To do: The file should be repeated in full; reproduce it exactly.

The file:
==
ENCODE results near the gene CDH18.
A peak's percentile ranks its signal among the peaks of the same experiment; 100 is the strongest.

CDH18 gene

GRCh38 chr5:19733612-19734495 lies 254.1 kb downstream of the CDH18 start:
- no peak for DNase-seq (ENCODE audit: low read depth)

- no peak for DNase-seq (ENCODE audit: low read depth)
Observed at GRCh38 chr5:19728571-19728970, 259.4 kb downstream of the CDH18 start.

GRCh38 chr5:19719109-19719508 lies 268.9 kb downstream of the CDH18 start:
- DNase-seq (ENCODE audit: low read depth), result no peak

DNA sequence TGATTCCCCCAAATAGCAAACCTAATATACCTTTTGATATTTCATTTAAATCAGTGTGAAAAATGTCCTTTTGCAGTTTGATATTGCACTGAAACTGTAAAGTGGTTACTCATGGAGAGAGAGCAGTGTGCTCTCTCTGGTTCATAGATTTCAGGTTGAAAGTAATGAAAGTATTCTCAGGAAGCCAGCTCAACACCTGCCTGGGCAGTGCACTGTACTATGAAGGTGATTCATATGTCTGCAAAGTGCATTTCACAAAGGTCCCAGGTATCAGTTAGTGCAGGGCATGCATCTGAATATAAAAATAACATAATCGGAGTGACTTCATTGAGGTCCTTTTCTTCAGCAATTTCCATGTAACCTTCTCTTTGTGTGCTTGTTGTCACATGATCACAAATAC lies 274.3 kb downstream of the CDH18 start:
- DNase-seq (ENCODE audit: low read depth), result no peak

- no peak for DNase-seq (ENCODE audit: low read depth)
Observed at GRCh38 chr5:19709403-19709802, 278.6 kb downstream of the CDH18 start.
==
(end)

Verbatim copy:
ENCODE results near the gene CDH18.
A peak's percentile ranks its signal among the peaks of the same experiment; 100 is the strongest.

CDH18 gene

GRCh38 chr5:19733612-19734495 lies 254.1 kb downstream of the CDH18 start:
- no peak for DNase-seq (ENCODE audit: low read depth)

- no peak for DNase-seq (ENCODE audit: low read depth)
Observed at GRCh38 chr5:19728571-19728970, 259.4 kb downstream of the CDH18 start.

GRCh38 chr5:19719109-19719508 lies 268.9 kb downstream of the CDH18 start:
- DNase-seq (ENCODE audit: low read depth), result no peak

DNA sequence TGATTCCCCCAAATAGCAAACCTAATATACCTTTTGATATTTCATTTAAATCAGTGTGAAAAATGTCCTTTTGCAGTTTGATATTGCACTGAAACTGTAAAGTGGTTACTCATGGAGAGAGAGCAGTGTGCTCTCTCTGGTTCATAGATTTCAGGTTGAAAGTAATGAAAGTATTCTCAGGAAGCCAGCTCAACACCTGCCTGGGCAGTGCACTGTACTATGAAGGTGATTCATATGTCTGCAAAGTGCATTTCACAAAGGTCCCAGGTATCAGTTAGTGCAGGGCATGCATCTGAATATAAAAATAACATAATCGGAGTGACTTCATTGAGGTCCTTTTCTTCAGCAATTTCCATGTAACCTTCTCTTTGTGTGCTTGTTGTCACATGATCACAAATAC lies 274.3 kb downstream of the CDH18 start:
- DNase-seq (ENCODE audit: low read depth), result no peak

- no peak for DNase-seq (ENCODE audit: low read depth)
Observed at GRCh38 chr5:19709403-19709802, 278.6 kb downstream of the CDH18 start.